You can read the previous post in this series here: Part 3


Verse 1.1.4 (a)


mukhaṃ nirabhidyata yathā’ṇḍaṃ

mukhādvāg vāco’gnir

That (Purusha) contemplated on it (creation). At that time, his mouth opened (shaped) like an egg. From the mouth came Vaak, and from Vaak emerged Agni.

Quick Summary of Previous Verses:

The Aiteraya Upanishad is a part of the Rig Veda. So, it discusses the creation theory as mentioned in the Rig Veda. It goes as follows:

  • At first, there was the Formless Divine. 
  • Then, two parts emerged from it. 
  • One portion resided in us and kept us alive. That is known as the masculine.
  • Another part went on to create this entire universe. That is the feminine.

In the older sections of the Rig Veda, the masculine gets personified as Purusha or The Person. The current verse discusses the personification of the feminine.

The Current Verse:

Technically, there is just one Formless Divine. That Divine resides in us and outside in this entire universe as well. Even so, the sages of Rig Veda revered the Formless Divine as our parents. So, they used the human model to describe the Divine. Based on the function, they visualized a Supreme Father and a Divine Mother.


A man’s role in creating a baby ends with the act of physical intimacy. Then, he is just a witness to the entire process of pregnancy and birthing. Nevertheless, there’s no baby without the seed of a man. 

Similarly, the Divine that resides in us kick-started the process of creation. After that, it sat quietly within us and became a witness. So, the Rig Veda called that aspect of the Divine as our Supreme Father.

Sage Aitreya writes his poetry based on Rig Veda’s ideas. He recites that after laying the foundation, the Purusha pondered upon the next step of creation. At that time, the feminine came to his rescue! 


This Upanishad’s poetic verses say that the Purusha’s mouth formed an egg shape. Suddenly, from that appeared Vaak, the power of expression.

A woman takes the seed of life from a man. She nurtures it and converts it into a beautiful baby.

Likewise, one aspect of the Divine gave out the seed. The egg-shaped mouth implies that. Another aspect of the same Divine used that and created this universe. That part, called the Prakriti or Nature, became known as the Divine Mother.

Nature is diverse and limitless! How does one personify something like that? Therefore, the Rig Veda depicted the Divine Mother as a concept – Vaak, the power of expression.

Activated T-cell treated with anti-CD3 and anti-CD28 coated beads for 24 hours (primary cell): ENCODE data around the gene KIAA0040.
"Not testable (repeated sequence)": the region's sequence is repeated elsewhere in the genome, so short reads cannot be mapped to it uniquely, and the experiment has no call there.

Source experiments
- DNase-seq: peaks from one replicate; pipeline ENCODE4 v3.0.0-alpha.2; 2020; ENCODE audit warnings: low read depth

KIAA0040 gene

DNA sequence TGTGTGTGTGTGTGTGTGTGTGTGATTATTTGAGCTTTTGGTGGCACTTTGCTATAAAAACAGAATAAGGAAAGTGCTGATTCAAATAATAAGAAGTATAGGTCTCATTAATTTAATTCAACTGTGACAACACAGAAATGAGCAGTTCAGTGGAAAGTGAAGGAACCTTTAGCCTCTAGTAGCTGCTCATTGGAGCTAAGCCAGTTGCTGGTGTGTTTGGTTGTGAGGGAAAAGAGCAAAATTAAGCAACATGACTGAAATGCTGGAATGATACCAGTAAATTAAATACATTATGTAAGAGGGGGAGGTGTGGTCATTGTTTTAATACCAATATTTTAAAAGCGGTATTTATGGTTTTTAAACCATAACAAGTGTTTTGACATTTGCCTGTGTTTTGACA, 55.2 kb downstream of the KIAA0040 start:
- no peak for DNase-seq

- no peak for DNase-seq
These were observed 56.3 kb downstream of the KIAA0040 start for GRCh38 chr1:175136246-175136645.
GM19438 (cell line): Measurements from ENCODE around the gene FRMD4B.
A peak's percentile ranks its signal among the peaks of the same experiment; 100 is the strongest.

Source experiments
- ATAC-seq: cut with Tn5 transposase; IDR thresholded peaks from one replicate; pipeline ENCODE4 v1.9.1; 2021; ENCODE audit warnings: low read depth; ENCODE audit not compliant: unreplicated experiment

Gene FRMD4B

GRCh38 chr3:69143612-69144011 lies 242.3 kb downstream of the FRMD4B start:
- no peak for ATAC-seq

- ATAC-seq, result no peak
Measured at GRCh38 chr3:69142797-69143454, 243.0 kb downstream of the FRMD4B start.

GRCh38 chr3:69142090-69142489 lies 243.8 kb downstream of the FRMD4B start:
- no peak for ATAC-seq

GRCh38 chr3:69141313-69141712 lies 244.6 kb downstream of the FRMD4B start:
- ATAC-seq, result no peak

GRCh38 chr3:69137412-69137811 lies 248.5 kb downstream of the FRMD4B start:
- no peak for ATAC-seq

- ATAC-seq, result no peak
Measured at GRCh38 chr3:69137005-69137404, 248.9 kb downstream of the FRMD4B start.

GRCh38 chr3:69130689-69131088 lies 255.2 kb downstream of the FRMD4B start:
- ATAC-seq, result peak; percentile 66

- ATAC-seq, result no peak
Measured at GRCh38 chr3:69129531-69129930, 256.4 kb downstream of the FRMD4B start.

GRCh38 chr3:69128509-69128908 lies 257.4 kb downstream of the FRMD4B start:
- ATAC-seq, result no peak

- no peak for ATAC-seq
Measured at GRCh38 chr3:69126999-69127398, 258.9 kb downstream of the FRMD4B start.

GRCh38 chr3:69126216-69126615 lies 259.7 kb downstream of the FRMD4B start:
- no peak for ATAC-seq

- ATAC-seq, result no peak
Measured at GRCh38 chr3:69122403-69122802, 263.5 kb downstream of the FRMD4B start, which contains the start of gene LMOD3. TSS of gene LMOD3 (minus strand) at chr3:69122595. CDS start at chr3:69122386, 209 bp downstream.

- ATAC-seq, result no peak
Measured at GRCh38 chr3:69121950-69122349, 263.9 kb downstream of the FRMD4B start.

Agni, The God of Fire

Next, the text proceeds to personify the multiplication of Vaak. In this, each aspect of Nature becomes a demigod. As seen before, both Vaak and Prakriti or Nature represent the Divine Mother. So, those words are synonymous.

Here, the author says that from Vaak came Agni or fire. Fire is an essential requirement for life to thrive. Since we’re discussing the personifications, Agni denotes the God of Fire here.

The ceremonial fire found in Yagnas is the God of Fire. Vaak represents all sorts of expression. However, in this context, it means speech. Mantras are the speech used in the Yagna rituals.

Vaak Siddhi

There’s a self-transformative idea hidden in this verse. To experience the Divine within us, we must be mindful of our expressions. That includes truthfulness of speech and compassion in our behavior. 

As a side note, mindful communication isn’t the same as sweet speech. Sometimes, the situation demands that we give honest feedback. At other times, we may have to discipline or reprimand someone. As long as the intent is compassion and we’ve expressed ourselves politely, we are fine.

Further, every word uttered (or written) has the potential to create or destroy, like fire. Hence, our speech must be like chanting a mantra: pure, mindful, and compassionate.

When our speech becomes sacred like a mantra, Nature conspires to make our words come true. That accomplishment is known as Vaak Siddhi.


You can read the next part in this series here: Part 5